"There is not a real recipe for being sober. You just are and stay that way. What kept me determinedly on this path often was hope. I hoped that my children would forgive me for their broken childhood. I hoped that in staying sober and doing my job I would be able to keep this city safer from all the dirt bags that are out there. Still working on that last one, by the way." His joke earned a small chuckle from the crowd. "I hoped that one day my ex-wife and I could make real amends and her hate toward me would fade even a little bit. But I guess we can't have everything we wish for. We have to earn it." There was a hint of sadness at his mentioning Susan and her never ending resentment toward him.
"Anyway, I want to remind you all that even when the urge to drink is stronger than anything you are feeling in that moment, when you want to fill up the emptiness that has settled deep inside, don't do it. Don't let the alcohol fool you again, lure you in to its invisible trap. Because one lesson that I've learned over these past two decades is that there is a light of hope for people like us. If you work the program, the hope for forgiveness from your family, the hope for a better future, and hell, even the hope for a chance of a new love might actually come true. You just have to remember that, one day at time for the rest of your lives. And if you forget, call me, or your sponsor. Call someone. Reach out. Thank you for listening and for being here today. Keep coming back."
When he concluded his speech or drunkologue as they call it, Andy stepped away from the podium, his cheeks warm and red. His pulse thrumming at an accelerated rate. His thumb twirled his sobriety ring in a calming motion. Everyone stood up and made a circle as he lead them in serenity prayer.
"God, grant me the serenity to accept the things I cannot change, the courage to change the things I can, and the wisdom to know the difference. Amen. Keep coming back. It works if you work it!"
Once the last words were spoken, applause filled the room, the clapping hands usually were a sign of released tensions, but tonight it was more than that. Tonight people felt lighter. The atmosphere was charged with unbroken possibilities and positive energy. It seemed that everyone in their own way had been inspired by Andy and his honest words. His persistence had given them hope.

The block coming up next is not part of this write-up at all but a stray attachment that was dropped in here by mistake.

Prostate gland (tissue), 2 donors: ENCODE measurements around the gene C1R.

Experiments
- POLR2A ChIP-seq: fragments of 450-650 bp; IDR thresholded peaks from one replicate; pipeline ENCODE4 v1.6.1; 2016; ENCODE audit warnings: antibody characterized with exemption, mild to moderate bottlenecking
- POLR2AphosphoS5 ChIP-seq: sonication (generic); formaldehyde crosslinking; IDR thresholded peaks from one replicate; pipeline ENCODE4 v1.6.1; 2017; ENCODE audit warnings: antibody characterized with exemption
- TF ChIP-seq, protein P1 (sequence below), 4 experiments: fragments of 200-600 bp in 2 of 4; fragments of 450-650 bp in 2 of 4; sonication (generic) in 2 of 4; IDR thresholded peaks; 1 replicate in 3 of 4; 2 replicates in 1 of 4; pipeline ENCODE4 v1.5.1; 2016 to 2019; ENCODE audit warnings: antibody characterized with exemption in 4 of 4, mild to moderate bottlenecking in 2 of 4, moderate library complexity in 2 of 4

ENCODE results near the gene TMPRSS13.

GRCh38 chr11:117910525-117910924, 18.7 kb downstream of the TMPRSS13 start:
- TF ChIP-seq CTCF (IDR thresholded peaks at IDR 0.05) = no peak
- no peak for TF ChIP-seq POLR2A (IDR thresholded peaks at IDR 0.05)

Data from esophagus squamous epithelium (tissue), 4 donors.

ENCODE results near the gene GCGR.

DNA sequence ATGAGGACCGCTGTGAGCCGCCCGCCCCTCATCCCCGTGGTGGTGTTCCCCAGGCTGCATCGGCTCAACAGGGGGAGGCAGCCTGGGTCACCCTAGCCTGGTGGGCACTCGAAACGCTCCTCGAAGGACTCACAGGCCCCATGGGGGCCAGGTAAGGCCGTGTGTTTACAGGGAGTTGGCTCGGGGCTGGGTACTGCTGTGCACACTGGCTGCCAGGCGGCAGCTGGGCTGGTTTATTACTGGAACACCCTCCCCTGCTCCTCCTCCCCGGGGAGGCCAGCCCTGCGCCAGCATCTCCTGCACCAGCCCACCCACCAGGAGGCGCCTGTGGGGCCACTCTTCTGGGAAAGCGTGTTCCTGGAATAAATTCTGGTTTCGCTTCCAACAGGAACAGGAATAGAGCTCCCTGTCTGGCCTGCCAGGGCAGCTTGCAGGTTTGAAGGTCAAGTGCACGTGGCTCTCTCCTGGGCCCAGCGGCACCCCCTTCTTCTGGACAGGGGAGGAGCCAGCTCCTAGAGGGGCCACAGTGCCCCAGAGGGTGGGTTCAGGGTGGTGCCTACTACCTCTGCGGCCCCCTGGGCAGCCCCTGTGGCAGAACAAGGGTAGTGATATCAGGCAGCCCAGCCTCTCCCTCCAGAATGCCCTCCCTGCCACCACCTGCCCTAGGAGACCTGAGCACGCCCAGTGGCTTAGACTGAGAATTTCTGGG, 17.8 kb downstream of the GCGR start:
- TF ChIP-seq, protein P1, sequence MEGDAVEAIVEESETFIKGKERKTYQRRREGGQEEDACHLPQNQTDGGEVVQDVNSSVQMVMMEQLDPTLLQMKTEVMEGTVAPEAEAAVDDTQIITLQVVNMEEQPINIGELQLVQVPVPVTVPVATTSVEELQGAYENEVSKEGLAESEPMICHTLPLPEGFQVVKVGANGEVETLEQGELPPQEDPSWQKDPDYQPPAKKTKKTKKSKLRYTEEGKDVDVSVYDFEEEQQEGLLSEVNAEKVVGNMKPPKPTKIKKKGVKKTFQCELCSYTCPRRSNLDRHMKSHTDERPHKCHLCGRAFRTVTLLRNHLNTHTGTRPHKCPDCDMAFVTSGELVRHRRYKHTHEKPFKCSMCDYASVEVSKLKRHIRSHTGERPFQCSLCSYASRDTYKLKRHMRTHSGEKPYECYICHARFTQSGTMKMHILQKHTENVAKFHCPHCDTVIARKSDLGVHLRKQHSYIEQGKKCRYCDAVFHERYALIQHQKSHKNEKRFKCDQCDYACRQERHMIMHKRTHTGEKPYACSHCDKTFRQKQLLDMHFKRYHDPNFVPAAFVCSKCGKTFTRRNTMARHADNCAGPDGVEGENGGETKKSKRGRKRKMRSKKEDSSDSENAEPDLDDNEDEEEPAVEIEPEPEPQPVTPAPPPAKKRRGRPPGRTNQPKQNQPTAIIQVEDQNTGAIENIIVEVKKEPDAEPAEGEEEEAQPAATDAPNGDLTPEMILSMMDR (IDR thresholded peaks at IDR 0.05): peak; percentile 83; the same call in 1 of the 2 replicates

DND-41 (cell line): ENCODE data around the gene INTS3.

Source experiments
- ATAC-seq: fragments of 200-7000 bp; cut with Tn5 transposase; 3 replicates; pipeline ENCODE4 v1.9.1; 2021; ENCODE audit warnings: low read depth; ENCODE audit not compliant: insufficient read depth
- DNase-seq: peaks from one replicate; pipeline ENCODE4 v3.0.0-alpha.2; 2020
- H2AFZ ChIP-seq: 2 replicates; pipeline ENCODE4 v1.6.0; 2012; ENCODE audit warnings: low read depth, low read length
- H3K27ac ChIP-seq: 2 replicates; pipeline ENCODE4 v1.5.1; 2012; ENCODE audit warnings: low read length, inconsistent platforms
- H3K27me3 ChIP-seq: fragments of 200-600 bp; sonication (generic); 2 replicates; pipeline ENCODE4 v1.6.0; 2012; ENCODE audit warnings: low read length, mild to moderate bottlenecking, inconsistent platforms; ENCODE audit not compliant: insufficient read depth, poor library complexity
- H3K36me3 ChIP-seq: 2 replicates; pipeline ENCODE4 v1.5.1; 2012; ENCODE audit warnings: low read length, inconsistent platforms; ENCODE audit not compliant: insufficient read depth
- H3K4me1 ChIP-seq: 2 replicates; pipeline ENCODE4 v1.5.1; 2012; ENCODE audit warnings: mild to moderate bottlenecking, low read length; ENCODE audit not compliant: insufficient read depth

Andy was beckoned into the corner where a small crowd of people surrounded him and began congratulating him, shaking his hand, giving him a nod, someone even gave him a brief hug.
It was exhilarating, although he felt out of sorts, perhaps even a little embarrassed. All this attention was making his head spin, because he never wanted it to become such a big deal. He never intended it to turn out to be such a huge thing. It was simply another day, another day where he didn't let his addiction take over his life, another day away from the dark, lost sea.
Andy politely invited everyone to the table for refreshments, to help themselves before they returned to their homes and lives. For the first time in a long while there was something other than stale doughnuts and reheated coffee. It looked like a real banquet made mostly by him. Before he came here tonight, Andy had felt an increasing sense of uneasiness. He'd had to keep busy, trying not to think of what was coming. He sought distraction in the kitchen making all sorts of appetizers, small dinner rolls, two types of quiches, and then some. It helped to keep his sweaty hands busy with healthy cooking. His over active mind was hovering on the edge of over-thinking it. He didn't need that.